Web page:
Corrie ten Boom: On forgiveness (Even for Nazis)
Cornelia “Corrie” ten Boom
Member of the Dutch resistance, evangelist, and author
Ten Boom’s portrait in the Fearless Portrait project consists of an ink drawing of her on a map of the Dutch city of Haarlem. There is a red dot near her nose to mark the location of The Hiding Place, that is the home where she and her family hid Jews from the Nazis.
At the outset of WWII, Corrie ten Boom was a watchmaker, living with her sister Betsie and her father Casper above their watch store in Haarlem, Netherlands. Known in the city for helping anyone in need, a Jewish stranger knocked on their door seeking shelter. Casper welcomed the woman into their home, saying “In this household, God’s people are always welcome.”
The ten Booms soon joined the Dutch underground and for the next two years around 800 Jews passed through their home on their way out of Nazi-occupied territory. The Gestapo raided the house in 1944 and Corrie and Betsy were sent to the Ravensbruck concentration camp. Despite horrific and nightmarish conditions, Corrie and Betsy spent their time sharing the gospel with their fellow prisoners until Betsy died in December 1944 and Corrie was released a few days later.
After the war, a former Ravensbruck guard asked for her forgiveness. She described the moment in her book The Hiding Place, writing:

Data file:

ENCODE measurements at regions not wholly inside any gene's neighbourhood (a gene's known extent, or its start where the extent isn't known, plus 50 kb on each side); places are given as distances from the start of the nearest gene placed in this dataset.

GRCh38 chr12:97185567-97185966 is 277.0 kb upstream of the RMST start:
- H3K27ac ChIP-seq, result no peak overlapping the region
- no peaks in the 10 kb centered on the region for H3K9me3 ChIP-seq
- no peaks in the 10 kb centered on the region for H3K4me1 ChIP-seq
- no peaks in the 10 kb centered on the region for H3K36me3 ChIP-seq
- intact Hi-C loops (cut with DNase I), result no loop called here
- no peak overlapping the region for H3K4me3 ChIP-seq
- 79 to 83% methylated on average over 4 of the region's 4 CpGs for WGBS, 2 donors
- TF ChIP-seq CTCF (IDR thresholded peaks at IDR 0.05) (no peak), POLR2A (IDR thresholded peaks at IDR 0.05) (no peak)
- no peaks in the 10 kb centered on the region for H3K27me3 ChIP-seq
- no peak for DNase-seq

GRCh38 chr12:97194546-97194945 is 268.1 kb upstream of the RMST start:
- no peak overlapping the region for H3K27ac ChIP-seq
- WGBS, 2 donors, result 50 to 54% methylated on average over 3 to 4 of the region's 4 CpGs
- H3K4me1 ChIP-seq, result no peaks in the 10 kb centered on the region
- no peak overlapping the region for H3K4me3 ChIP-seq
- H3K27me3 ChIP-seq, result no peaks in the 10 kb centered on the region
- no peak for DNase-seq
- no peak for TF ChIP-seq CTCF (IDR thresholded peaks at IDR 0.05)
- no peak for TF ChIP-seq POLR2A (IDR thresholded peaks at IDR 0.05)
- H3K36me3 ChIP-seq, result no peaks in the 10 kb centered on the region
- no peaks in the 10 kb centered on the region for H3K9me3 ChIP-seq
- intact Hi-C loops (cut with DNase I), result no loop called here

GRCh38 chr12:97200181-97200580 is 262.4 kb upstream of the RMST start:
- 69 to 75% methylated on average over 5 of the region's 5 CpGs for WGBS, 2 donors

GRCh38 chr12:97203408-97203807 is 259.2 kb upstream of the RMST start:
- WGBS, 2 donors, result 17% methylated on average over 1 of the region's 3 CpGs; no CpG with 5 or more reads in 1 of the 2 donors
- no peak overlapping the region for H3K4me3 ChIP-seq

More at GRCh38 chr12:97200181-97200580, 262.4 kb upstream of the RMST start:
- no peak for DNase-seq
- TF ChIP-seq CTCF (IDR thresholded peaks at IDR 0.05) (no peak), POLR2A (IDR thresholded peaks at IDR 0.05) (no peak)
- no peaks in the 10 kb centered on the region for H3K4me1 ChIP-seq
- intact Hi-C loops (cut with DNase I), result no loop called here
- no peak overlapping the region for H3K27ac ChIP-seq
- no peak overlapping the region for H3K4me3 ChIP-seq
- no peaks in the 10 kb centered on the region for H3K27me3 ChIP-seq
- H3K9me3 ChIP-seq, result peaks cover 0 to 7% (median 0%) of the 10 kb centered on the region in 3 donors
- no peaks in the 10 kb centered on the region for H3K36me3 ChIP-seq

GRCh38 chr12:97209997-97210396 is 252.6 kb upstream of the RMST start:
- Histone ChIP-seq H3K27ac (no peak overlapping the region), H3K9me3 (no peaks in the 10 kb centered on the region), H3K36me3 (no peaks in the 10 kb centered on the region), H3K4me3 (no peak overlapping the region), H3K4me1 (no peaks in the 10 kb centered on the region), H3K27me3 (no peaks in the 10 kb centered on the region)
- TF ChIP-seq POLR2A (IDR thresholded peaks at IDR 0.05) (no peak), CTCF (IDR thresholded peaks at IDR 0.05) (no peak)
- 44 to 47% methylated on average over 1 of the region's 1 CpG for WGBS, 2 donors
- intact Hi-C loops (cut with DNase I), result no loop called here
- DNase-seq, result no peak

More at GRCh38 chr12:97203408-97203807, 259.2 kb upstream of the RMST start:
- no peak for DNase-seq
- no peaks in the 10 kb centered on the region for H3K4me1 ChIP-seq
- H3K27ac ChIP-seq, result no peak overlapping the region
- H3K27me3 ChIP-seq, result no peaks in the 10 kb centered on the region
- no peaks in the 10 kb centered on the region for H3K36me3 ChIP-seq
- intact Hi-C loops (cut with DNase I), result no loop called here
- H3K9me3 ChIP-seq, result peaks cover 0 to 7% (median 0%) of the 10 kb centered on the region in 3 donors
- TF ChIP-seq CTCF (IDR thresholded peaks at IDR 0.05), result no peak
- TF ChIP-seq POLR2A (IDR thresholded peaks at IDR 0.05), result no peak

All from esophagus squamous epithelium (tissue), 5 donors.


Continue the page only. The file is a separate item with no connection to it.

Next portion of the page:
“It could not have been many seconds that he stood there, hand held out, but to me it seemed hours as I wrestled with the most difficult thing I had ever had to do. And I stood there with the coldness clutching my heart. But forgiveness is not an emotion. Forgiveness is an act of the will, and the will can function regardless of the temperature of the heart.
“‘Jesus, help me!’ I prayed silently. ‘I can lift my hand, I can do that much. You supply the feeling.’ And so woodenly, mechanically, I thrust my hand into the one stretched out to me. And as I did, an incredible thing took place. The current started in my shoulder, raced down my arm, sprang into our joined hands. And then this healing warmth seemed to flood my whole being, bringing tears to my eyes.
“‘I forgive you, brother!’ I cried. ‘With all my heart!’”
Background on ten Boom:
Ten Boom was born on April 15, 1892.
Before her death in the squalor of Ravensbruck, Betsy told Corrie about three visions she received from God about what they were to do after they got out of there. Her first vision was of a house for former prisoners, the second was to use a former concentration camp in Germany for the broken people in the country. The third was that they would be released before the new year of 1945. All three came true.
Betsy died on December 16, 1944 and Corrie was released a few days later due to a clerical error (although she had to spend a few weeks in the camp’s hospital before she was allowed to leave). One week after Corrie was released, all the women her age in the camp were gassed.
Immediately upon release Corrie opened a home in Bloemendaal for victims of the Nazis. Once this was established, she turned her attention to spreading the gospel and teaching the importance of forgiveness. This included a tour through Germany, where she opened a camp for German refugees in a former concentration camp in Darmstadt. The camp operated from 1946 through 1960.
Corrie traveled the world to speak about her faith, visiting over 60 countries in 30 years. She also wrote dozens of books.
She was honored by the State of Israel as one of the “Righteous Among the Nations” in 1967. Casper and Betsy were likewise honored in 2007.
She died on her birthday in 1983 at the age of 91 in Placentia, California, US
This episode contains music by Geovane Bruno and Oleksii Kaplunskyi.
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